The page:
Ciudad Juarez is known as a sprawling border city with a strong economy thanks to the proliferation of of over 300 hundred maquiladoras, factories that assemble parts for a variety of items from car radios to windmill blades. Less well known is that the desert city of 2 million residents draws many El Paso residents to visit each day to patronize a variety of Juarez businesses from restaurants to clothing boutiques.
These preferences are most visibly shown in the medical and retail sectors, but according to the Border Perception Index, a survey conducted as part of an initiative called Building Broader Communities in the Americas, the second main reason El Pasoans cross to Cd. Juarez is to shop for 21.5 percent of those polled. The primary reason for El Pasoans to go to Juarez, according to the survey, is to visit family or friends, as indicated by 44 percent of those surveyed.
The survey, spearheaded by the El Paso Community Foundation with participation by two UTEP researchers, is the first detailed cross-border survey of residents of both sides of the frontera. Conducted between August and September of 2018, the survey includes responses from 896 El Pasoans and 1535 Juarez residents.
La Marquesa, a popular clothing store in Juarez, is one of the most visited stores by residents of El Paso, said Ana Cristina Acosta, an Environmental Engineering graduate student at The University of Texas at El Paso.
“I know about La Marquesa because of my friends… told me that they discovered a new store with very good prices and cool stuff, especially good jewelry for every occasion,” said Acosta, who visits at least twice a month.
“Since the first day I went there I loved everything they had… and I’ve bought many gifts for family and friends, earrings, necklaces, dresses, accessories for my phone, necklaces for my dogs and other pet supplies.”
Acosta said she is especially attracted by La Marquesa’s entrepreneurial activities such as “Bazar La Marquesa,” where different concept stores from Mexico and Cd. Juarez come together often usually in front of the store’s parking lot to offer their products at cheaper prices than retail stores.
“While I used to buy all of these things at H&M, Dillard’s or Macy’s, now I definitely prefer to go to La Marquesa,” Acosta said.
Claudia Hernandez, a college junior student with a double major in digital media production and multimedia journalism, has been to Burritos Crisostomo on both sides of the border as she says it is one of the best street food restaurants of the region.
“I remember in El Paso I ate the barbacoa burrito and then, the other time I went, I got the quesadilla and beans, and in Juarez, I’ve eaten like, all of them,” she says. “But I stopped going to the one at El Paso because I was always comparing the price and everything and I was like ‘ugh, they’re too expensive,’” she said.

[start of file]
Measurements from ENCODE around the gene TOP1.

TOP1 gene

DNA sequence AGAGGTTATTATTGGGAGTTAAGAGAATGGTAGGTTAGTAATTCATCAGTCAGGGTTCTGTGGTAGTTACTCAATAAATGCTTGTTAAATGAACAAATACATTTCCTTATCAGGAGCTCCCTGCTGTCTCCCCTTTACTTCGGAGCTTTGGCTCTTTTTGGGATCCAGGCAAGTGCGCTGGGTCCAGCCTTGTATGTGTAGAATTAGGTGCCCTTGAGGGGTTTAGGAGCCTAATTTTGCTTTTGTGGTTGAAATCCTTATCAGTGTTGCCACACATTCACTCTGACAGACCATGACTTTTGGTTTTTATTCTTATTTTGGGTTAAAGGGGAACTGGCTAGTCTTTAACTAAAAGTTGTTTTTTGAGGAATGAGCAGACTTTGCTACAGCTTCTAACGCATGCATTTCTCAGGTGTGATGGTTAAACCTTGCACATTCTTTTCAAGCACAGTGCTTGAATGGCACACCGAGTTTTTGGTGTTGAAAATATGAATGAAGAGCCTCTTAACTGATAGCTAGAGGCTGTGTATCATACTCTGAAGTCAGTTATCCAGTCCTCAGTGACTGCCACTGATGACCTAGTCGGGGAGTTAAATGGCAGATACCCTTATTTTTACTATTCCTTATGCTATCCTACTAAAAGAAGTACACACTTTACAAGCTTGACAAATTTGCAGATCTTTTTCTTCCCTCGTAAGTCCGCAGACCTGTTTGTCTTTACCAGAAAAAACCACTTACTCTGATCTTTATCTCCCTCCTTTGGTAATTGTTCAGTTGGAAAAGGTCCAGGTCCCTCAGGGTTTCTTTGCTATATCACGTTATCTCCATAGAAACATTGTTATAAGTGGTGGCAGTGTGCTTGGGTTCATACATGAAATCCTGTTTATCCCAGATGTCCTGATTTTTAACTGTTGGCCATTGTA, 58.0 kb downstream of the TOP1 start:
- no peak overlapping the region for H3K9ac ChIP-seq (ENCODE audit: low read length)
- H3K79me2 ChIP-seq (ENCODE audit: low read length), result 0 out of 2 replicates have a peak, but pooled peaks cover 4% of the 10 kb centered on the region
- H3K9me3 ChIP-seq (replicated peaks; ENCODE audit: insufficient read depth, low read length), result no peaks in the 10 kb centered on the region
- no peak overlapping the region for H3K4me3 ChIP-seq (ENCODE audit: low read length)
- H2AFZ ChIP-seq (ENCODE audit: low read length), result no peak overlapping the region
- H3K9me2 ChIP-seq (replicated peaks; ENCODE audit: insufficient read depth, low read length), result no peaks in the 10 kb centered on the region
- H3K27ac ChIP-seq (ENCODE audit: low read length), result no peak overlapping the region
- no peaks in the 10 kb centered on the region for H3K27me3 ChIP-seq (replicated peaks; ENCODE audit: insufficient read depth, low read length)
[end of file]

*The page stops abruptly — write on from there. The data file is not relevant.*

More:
Hernandez says there is a price difference of almost two dollars between a Crisostomo burrito in El Paso ($3.90) and a Juarez Crisostomo burrito at $1.53 or 30 pesos.
The 22-year-old says her frequent visits to Juarez are to visit her grandmother and other family that live there. She usually also spends the night at the home of a family member. And a frequent activity is to take her family out to eat.
“So it’s always like that feeling of every time I go to Crisostomo in Juarez I’m having a good time,” she said.
However, she prefers the El Paso location in the summers because of the indoor air conditioning. The Juarez Crisostomo she frequents is outdoors.
“I think Juarez doesn’t have the appropriate weather for that type of restaurant because it’s always super-hot or cold or windy,” she said.
Patricia Muñoz, a 49-year-old businesswoman from El Paso who works in the construction equipment business, enjoys going to a high end restaurant in Juarez called La Choperia on Avenida Lincoln near the Cordova bridge border crossing.
At the fancy restaurant, she says, she can experience an enjoyable moment with excellent quality in everything they offer.
“I do prefer La Choperia more than restaurants at El Paso… because it is close to the bridge, it has a safe parking lot, and I just love the music there,” Muñoz said. “My family and friends love it there too. We even participate singing and playing with their musical group and one just feels welcomed there.”
Muñoz also visits Chinese restaurant Shangrila as well as other types of restaurants such as Los Arcos, Ardeo and La Cabaña. She also enjoys crossing over to assist community events, boutique stores and holistic centers at Juarez or get her mandado in stores like Smart, Costco, and Soriana.
Munoz said that she is a frequent border crosser and adds: “I live my life in both cities.”